relationship for 7 years until the Naya Daur, film of 1957,
court case happened in which Dilip Kumar stood by the Chopras
had gave evidence against Madhubala and her father.
This struck a fatal
blow to the Dilip-Madhubala relationship as it ended any chance
of reconciliation between Dilip Kumar and Madhubala’s father.
In the mid-1950s
came a professionally-fulfilling association with Bimal Roy -
Madhumati , Yahudi  and especially Devdas .
He also played
lighthearted roles in an attempt to shed his “tragedy king”
image upon his psychiatrist’s suggestion such as in Mehboob
Khan’s big-budget 1952 swashbuckling musical Aan.
This marked his
first film to be shot in technicolor and to have a wide release
across Europe with a lavish premiere in London.
He was the first
actor to win the Filmfare Best Actor Award (for Daag) and went
on to win it a further seven times in his career.
He had further
success with lighter roles as a thief in the comedy Azaad
(1955), and as a royal prince in the romantic musical Kohinoor
With two critically
applauded superhits in two consecutive years - Mughal-e-Azam
 and Ganga Jamuna  - Dilip entered the 1960s on a
In K Asif’s
unforgettable quasi-historical Mughal-e-Azam, Dilip Kumar played
a prince willing to renounce the throne and his life for his
love for a courtesan (Madhubala).
His chemistry with
Madhubala in the film is still sighed over. Though Dilip’s
character sang no song in this love epic, he reached a new acme,
combining eloquent silences with the rendition of both ornate
and bombastic lines.
that the feather scene in Mughal-e-Azam, described as one of
the most sensuous moments in Hindi cinema, was shot when he
and Madhubala had stopped speaking to each other.
“The outcome was
that halfway through the production of ‘Mughal-e-Azam’ we
were not even talking to each other.
scene with the feather coming between our lips, which set a
million imaginations on fire, was shot when we had
completely stopped even greeting each other,” Kumar writes.
The actor says
the tribute for that scene should go to “the artistry of two
professionally committed actors” for keeping aside their
personal differences to carry out the vision of the
involved in most aspects of his production, Ganga Jamuna. He
even helped Vyjayanthimala perfect her lines in the Bhojpuri
dialect with the help of a tape recorder. Suffusing his
histrionics with passion and pain, Dilip made his portrayal
of Ganga a textbook performance.
Dilip Kumar in a candid mood as Raj Kapoor tries his hands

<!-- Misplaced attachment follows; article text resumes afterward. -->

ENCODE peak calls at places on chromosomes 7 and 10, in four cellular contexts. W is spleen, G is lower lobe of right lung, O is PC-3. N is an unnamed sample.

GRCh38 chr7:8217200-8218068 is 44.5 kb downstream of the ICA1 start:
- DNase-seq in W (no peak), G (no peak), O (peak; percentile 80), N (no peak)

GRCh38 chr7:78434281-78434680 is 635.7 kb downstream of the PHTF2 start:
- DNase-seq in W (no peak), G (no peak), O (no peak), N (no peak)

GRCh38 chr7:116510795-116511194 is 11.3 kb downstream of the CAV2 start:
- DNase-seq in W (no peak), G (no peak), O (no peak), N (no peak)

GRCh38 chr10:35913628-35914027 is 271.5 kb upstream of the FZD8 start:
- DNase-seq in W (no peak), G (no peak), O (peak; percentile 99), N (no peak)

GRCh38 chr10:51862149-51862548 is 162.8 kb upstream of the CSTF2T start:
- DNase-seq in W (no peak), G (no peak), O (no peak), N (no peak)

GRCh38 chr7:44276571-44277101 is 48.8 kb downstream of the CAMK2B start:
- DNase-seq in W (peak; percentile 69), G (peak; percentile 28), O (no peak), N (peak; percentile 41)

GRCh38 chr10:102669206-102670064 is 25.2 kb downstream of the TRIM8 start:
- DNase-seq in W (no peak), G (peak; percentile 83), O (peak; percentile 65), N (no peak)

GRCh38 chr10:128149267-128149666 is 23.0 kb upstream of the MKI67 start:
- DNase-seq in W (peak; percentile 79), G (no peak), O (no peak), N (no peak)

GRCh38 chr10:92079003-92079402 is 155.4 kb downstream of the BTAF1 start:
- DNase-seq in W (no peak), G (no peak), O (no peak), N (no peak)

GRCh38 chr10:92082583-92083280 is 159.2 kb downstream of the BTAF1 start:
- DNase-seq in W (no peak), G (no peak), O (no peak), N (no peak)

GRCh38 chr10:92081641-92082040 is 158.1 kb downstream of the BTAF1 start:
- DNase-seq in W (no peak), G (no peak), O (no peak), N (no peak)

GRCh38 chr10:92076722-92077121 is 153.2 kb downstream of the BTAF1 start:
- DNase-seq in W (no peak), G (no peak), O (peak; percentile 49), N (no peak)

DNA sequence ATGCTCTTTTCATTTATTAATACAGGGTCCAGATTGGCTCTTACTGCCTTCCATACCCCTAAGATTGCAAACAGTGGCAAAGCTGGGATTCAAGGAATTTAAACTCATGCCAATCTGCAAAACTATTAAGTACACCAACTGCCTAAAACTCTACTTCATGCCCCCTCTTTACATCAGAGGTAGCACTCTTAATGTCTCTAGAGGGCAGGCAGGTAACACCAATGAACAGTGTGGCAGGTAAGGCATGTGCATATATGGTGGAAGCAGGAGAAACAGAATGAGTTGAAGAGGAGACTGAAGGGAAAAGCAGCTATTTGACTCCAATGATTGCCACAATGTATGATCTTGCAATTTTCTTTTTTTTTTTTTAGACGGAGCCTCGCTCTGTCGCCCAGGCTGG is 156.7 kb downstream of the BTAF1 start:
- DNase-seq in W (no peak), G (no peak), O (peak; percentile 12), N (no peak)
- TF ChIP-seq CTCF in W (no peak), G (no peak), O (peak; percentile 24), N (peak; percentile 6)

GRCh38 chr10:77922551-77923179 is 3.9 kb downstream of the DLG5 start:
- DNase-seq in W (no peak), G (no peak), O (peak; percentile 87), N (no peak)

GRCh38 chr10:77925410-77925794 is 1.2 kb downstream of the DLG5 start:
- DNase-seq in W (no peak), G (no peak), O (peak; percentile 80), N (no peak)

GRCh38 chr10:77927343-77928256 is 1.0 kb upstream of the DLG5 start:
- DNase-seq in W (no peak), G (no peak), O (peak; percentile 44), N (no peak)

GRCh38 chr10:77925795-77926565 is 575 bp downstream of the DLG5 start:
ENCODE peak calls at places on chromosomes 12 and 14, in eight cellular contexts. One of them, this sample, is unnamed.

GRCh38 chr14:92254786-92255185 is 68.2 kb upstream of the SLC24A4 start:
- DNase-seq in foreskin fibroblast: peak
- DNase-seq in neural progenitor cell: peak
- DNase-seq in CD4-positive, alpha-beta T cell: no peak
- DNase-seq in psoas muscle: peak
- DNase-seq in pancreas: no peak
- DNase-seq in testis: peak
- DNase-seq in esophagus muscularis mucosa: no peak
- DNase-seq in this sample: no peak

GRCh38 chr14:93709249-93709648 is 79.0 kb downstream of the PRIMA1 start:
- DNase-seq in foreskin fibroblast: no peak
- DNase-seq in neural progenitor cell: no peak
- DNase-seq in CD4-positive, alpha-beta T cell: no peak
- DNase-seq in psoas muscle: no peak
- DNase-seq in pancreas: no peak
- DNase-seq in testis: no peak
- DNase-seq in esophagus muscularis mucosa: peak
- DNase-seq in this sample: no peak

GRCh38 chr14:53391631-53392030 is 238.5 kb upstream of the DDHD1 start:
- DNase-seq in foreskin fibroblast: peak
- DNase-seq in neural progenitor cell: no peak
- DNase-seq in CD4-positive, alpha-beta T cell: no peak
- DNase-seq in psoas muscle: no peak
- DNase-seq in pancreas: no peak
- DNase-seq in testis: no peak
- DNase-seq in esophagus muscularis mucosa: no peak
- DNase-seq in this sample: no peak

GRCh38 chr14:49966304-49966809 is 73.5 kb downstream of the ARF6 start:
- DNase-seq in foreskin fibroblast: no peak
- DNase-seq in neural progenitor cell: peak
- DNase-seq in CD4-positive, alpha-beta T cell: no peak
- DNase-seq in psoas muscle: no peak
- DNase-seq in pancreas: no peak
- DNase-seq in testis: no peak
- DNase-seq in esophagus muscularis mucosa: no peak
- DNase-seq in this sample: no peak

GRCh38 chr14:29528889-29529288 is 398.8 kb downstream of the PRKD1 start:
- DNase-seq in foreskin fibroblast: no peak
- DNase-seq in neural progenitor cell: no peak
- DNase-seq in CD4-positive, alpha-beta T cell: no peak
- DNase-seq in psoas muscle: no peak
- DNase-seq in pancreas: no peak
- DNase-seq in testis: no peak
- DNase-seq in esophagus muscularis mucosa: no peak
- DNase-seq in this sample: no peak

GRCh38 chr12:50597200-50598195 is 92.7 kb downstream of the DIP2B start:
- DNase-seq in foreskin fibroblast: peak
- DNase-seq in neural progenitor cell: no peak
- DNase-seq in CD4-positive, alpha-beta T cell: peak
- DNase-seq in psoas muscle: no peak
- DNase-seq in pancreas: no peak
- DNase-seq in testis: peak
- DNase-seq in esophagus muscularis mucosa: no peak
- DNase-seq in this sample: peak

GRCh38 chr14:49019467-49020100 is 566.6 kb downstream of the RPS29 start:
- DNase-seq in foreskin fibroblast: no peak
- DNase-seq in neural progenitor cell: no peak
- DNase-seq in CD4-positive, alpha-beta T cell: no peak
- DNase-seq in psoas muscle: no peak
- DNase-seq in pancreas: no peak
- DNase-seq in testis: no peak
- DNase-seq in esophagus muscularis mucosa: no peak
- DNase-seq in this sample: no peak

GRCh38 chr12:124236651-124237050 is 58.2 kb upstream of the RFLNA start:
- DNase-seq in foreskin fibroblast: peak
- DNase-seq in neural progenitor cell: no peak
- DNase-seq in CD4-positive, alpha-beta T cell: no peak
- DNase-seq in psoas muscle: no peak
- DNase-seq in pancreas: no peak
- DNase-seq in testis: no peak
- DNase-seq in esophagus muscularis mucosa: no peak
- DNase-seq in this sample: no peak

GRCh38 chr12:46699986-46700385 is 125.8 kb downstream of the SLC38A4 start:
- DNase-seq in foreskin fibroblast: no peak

Pushing 40, Dilip
Kumar seriously considered retirement at this stage. His next
film, Leader  was released after three long years. Both
Leader and his next, Dil Diya Dard Liya  were box office
disappointments. But his marriage to a 22-year-old fragile
beauty, actress Saira Banu in 1966 kept the 44-year-old Dilip in
Saira proved to be
Dilip’s lucky mascot as his first release post-marriage. Ram Aur
Shyam  went on to be a smash hit. Dilip played twin
brothers --- one tyrannised and the other boisterous --- in this
crowd pleaser. It was the fodder for latter day hits like Jaise
Ko Taisa and Seeta Aur Geeta.
A later series of
films with Saira - Gopi , Sagina  and Bairaag 
- did not have the magic of his earlier films. After Bairaag, in
which the audience was subjected to an overdose of Dilip Kumar
in a triple role opposite Saira, Leena and Helen, the actor took
a sabbatical from films.
Five years later, he
returned to the screen with Kranti  made by Manoj Kumar,
often dubbed as a Dilip Kumar wannabe. Dilip Kumar was a
character actor now; but significantly, the roles continued to
The early 1980s were
a happy period, winning Dilip artistic acclaim, courtesy Ramesh
Sippy’s Shakti where he was pitted against superstar Amitabh
performance in Shakti had Raj Kapoor calling him in the middle
of the night and telling him ‘there is only one Dilip Kumar’,”
A reaffirmation of
his box-office clout came with Subhash Ghai’s Vidhaata .
He married a second
time in 1981 to Hyderabad socialite Asma Sahiba, but the
marriage ended in January 1983.
multistarrers with Subhash Ghai, Karma  and Saudagar
 followed. Both featured Dilip Kumar prominently. In
Saudagar, Dilip sparred on screen with screen giant Raaj Kumar
(they worked earlier in Paigham ).
Karma marked the
first film which paired him opposite fellow veteran actress
Nutan. Three decades earlier however, they were paired together
in an incomplete and unreleased film titled Shikwa. He acted
opposite Nutan again in the 1989 film Kanoon Apna Apna.
Qila , his
last released film, was eminently forgettable. His fans are keen
that Kumar gift them a classic again. After all, over the years,
Dilip Kumar has become an icon for several generations of film
idols from Rajendra Kumar to Amitabh Bachchan to Shah Rukh Khan.
Popularly known as
The Tragedy King and The First Khan, he is credited with
bringing realism to film acting since his first film which was
released in 1944.
He is the winner of
nine Filmfare Awards and is the first recipient of the Filmfare
Best Actor Award (1954). He still holds the record for the most
Filmfare Awards won for that category with eight wins.
acclaimed him as one of the greatest actors in the history of